But this does not mean they are off the hook when it comes to good behavior in the weeks leading up the Christmas.
My sister does not need a successful commercial enterprise, masquerading as a Christmas tradition (in spite of being fewer than ten years old), to keep her kids in line during the holidays.
It used to be, before the age of the Internet and cell phones, merely humming a few bars of "Santa Claus is Coming to Town" was enough to keep Christian children (and their non-secular counterparts) on their best behavior throughout the month of December. When I was a kid we KNEW that he knew if we'd been bad or good, so we had better be good, for goodness sake.
I think children are a little savvier than we were back in the 1970s. And my youngest sister KNOWS her kids are savvy consumers of parental legend.
And then I start getting random text messages and cell phone calls, from my sister, ostensibly to Santa, asking for verification that I am in fact real, that I did in fact shake her son's hand at the local tree lighting ceremony, or I did receive her daughter's light mailed just a week ago. They always start with a "Hi Santa" greeting, so I know it is time to turn on the "ho ho ho." So I glibly reply, savvy auntie that I am, with a recapitulation of her message, affirming that the alleged incident (e.g. shaking Santa's hand at the local tree lighting, or an incident of mischievous behavior at school) did in fact occur, followed by a reminder to the kids to be good because I'm watching them carefully from the North Pole.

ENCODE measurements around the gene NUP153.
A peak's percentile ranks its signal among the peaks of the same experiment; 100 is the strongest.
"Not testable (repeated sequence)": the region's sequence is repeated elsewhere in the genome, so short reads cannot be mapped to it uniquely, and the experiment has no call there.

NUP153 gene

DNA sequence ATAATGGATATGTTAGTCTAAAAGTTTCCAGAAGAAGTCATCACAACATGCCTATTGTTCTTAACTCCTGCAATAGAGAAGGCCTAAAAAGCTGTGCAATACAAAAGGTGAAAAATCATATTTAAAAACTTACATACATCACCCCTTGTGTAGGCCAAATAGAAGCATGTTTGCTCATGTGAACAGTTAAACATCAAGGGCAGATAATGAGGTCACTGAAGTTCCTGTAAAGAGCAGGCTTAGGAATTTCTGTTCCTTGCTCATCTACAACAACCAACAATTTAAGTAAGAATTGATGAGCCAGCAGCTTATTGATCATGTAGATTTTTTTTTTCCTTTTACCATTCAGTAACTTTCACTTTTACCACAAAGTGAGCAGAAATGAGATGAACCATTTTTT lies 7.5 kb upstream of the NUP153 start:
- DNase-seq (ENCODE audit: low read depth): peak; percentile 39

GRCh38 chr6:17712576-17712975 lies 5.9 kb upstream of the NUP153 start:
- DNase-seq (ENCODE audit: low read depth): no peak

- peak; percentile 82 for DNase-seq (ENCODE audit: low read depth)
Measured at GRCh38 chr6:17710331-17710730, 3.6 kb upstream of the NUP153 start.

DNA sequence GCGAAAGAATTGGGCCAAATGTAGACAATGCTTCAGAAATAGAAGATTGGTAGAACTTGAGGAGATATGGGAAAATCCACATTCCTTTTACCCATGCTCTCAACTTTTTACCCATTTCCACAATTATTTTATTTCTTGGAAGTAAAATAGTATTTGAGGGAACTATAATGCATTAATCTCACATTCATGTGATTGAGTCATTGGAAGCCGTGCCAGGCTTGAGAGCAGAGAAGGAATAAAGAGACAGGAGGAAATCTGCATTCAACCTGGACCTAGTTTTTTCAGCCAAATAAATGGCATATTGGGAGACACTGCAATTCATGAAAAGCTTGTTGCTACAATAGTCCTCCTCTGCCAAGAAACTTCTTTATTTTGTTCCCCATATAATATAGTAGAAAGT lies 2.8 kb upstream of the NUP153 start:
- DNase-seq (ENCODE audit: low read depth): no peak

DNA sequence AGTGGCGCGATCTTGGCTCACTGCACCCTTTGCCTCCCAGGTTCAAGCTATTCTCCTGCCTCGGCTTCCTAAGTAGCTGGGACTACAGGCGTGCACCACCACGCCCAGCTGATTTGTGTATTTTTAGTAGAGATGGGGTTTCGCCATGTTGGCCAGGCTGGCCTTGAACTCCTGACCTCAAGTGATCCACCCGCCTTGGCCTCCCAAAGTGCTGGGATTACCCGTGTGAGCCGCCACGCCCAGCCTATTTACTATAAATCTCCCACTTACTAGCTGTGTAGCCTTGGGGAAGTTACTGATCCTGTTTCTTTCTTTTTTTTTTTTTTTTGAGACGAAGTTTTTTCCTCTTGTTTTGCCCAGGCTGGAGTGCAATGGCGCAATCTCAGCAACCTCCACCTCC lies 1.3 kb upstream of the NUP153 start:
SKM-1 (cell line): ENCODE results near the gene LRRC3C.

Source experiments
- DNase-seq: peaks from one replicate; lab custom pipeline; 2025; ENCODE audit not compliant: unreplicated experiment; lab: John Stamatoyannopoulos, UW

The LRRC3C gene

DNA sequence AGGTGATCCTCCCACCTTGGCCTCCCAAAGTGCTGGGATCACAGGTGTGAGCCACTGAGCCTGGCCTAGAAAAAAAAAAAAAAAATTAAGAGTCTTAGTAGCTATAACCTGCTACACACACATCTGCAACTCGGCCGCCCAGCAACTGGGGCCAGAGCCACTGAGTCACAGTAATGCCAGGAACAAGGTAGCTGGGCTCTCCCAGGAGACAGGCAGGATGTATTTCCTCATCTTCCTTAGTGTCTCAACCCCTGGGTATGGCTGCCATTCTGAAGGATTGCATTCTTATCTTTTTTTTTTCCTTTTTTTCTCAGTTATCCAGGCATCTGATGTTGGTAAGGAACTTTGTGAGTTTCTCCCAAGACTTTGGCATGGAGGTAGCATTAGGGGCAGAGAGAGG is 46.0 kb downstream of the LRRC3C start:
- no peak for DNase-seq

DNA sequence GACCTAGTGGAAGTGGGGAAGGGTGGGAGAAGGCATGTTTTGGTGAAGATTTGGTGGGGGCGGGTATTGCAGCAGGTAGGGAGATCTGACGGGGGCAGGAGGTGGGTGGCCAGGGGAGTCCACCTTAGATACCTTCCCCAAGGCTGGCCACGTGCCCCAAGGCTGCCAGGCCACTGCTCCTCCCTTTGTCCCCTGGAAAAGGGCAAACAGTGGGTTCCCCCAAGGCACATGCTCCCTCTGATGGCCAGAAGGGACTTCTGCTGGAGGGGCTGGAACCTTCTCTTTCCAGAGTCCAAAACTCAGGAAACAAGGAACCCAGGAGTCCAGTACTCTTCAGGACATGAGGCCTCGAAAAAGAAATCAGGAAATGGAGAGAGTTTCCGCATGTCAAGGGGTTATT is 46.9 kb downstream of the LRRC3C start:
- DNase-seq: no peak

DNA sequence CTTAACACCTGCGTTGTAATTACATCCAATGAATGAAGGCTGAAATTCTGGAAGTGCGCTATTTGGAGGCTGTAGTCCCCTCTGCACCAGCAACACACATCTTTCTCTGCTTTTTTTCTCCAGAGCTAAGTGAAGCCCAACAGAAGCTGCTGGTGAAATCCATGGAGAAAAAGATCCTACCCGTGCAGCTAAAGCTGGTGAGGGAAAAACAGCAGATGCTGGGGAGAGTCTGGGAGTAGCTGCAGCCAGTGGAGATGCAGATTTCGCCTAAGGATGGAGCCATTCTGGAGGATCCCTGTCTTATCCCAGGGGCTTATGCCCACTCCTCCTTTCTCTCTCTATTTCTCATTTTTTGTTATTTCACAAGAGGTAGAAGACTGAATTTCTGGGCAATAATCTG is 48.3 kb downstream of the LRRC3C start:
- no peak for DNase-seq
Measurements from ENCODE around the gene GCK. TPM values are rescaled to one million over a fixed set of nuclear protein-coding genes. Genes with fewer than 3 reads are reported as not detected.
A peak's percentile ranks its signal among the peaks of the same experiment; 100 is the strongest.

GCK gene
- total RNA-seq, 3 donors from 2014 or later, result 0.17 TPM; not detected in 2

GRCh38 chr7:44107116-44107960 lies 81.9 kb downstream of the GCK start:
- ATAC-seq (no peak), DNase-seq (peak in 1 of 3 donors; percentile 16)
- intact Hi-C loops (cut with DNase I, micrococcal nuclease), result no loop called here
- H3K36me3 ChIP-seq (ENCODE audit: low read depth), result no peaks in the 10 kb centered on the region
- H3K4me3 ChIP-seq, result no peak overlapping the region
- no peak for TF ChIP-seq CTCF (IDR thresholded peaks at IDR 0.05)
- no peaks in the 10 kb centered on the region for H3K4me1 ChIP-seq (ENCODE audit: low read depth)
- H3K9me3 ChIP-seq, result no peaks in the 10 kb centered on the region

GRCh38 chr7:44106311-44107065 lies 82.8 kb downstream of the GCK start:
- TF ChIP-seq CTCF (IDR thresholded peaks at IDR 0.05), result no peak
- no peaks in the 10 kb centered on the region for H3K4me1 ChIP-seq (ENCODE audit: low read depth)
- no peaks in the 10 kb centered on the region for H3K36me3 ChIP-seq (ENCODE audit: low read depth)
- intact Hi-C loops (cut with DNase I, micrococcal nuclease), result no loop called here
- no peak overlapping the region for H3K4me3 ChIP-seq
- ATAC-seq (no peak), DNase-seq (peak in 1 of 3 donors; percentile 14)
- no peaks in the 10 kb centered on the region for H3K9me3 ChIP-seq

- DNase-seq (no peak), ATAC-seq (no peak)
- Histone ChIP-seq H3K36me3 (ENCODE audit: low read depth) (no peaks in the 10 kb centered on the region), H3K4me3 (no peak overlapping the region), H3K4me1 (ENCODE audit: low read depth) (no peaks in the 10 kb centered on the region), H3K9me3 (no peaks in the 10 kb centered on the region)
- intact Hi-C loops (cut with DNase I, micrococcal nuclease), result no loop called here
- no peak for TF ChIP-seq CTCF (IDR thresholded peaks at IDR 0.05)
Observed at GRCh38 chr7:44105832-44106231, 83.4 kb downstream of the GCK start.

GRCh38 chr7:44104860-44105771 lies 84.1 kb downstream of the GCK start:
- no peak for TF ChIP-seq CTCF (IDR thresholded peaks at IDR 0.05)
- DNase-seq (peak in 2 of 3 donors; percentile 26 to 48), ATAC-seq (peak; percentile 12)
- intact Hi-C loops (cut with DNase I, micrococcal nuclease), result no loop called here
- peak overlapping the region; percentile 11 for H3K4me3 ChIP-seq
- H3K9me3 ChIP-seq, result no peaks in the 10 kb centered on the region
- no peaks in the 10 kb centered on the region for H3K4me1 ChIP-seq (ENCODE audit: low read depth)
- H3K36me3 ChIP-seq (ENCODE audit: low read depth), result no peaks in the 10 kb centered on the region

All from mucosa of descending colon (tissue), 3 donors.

I love being able to do this for my sister because she lives 400 miles away, and I rarely have the opportunity to be hands-on in my support of her parenting. I love that this happens effortlessly. One day, maybe three years ago, I randomly received a text addressed to Santa and just picked it up and ran with it. We never rehearse, I never know when a message is coming, and I haven't dropped the ball on her yet. And nearly 35 years after an early end to my belief in the physical manifestation of Santa, I am still delighted by my child's eye view of Santa and the magic that happens at the North Pole.
Are you a savvy aunts or uncle who celebrates Christmas? I invite you to share this post with the parents of the little ones in your life, and invite them to play along. It is a great way to get the effect of elf on the shelf, without kowtowing to the relentless pressure of developing new, hijinks-fillled tableaus to showcase the elf's worst behavior, and it is a wonderful way for you to be involved in your siblings' Christmas traditions beyond gift giving.